Wednesday, January 28, 2009

The 40s

Gaston's Films

Out of the Past
Citizen Kane
The Best Years of Our Lives
The Bicycle Thieves

Honorable Mention:
Shadow of a Doubt

Azimuth's Films
Best Films, 1940-1949

1. Citizen Kane
2. Casablanca
3. Bicycle Thieves
4. The Maltese Falcon
5. The Third Man

Notable Films, 1940-1949

6. The Great Dictator
7. It's A Wonderful Life
8. Sullivan's Travels
9. The Lost Weekend
10. Double Indemnity


T. Azimuth Schwitters said...

side note: graham wants in on this. if you're game for that, shoot him an email to let him in as an editor/contributor.

T. Azimuth Schwitters said...

So, I posted a long reply that has apparently disappeared into the empty space of the internet. Let me try again, albeit more succinctly:

1. We both seem to think BICYCLE THIEVES is not only a great film, but the best and most representative film of the Italian neo-realist project. Good for us. I call it a "lock."

2. CITIZEN KANE. Great film, needs to be on the only question? Is this a noir? And if so, does that mean we should try to limit the number of other noirs on the list? We both picked 3 in our original lists of 5...that's a lot. Either way, this movie stays on--it's just a question of how many more like it?

3. CASABLANCA. I think we need at least one movie that represents the efficacy of the assembly-line years of the Hollywood studio system. This movie is widely regarded as the best product of that period: more than a half dozen writers, director changes, stock actors playing against type throughout...and yet, the movie works unbelievably well. I think it should be on this list.

4. NOIRS. In my mind, there are three contenders for this spot. You've added a third, which I'm not sure about, but I'll put it in here for now:


THIRD MAN has the looks and the character, FALCON has the iconography and the performances, INDEMNITY has the direction and the best femme fatale of the bunch. I'm not a huge fan of OftP--it seems like an awkward hybrid, somewhere between the precision and beauty of movies like MALTESE and the gritty violence of the Hammer films from the '50s--I'm not sure I would use it. But, if you can make a case for it, I'll admit that it is a good enough movie in and of itself to merit consideration. Anyway, I say we pick one of these.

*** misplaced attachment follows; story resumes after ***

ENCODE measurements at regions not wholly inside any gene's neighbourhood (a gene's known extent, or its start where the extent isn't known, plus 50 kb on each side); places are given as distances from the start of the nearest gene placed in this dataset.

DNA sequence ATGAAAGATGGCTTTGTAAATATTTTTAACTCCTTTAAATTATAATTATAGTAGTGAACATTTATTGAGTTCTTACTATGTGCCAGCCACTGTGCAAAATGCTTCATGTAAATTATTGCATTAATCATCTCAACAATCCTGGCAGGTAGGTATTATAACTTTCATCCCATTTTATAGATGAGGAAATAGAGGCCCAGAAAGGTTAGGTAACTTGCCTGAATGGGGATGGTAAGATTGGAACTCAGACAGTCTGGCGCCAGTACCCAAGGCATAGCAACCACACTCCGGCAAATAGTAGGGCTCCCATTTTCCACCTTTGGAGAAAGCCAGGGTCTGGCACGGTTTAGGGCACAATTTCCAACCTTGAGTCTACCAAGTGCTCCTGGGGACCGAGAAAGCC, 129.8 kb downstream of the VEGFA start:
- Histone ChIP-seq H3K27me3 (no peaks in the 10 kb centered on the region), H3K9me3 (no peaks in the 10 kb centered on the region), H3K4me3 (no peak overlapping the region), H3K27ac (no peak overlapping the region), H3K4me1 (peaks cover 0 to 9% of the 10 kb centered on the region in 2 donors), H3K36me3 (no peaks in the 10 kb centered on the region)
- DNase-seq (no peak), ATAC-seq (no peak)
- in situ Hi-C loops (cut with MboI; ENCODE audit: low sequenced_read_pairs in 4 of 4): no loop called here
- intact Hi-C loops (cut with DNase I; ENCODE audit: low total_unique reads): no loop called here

5. HITCHCOCK. I think we need one Hitch film from this decade, and I think the only real contenders are:


I like REBECCA best because 1) I think it's the better story, 2) it has the best production value of the three, and 3) the suicide-temptation scene is just essential viewing. Totally awesome. Anyway, NOTORIOUS is a close second, if only for its ability to take the UNexciting and make it so tense it becomes hard to breathe while you watch it (I'm thinking of that escape at the end of the movie...where nothing, at all, happens, to anyone). SHADOW is a fine film, and a good one to write about, but sloppier than either of the others. Your thoughts here?

RUNNER UP: I'm thinking we choose between the dramas for this one. I'll put up THE LOST WEEKEND against your BEST YEARS OF OUR LIVES. This is honestly a toss up to me: they're both great films...but maybe not as 'essential' to the '40s as the other films we've listed.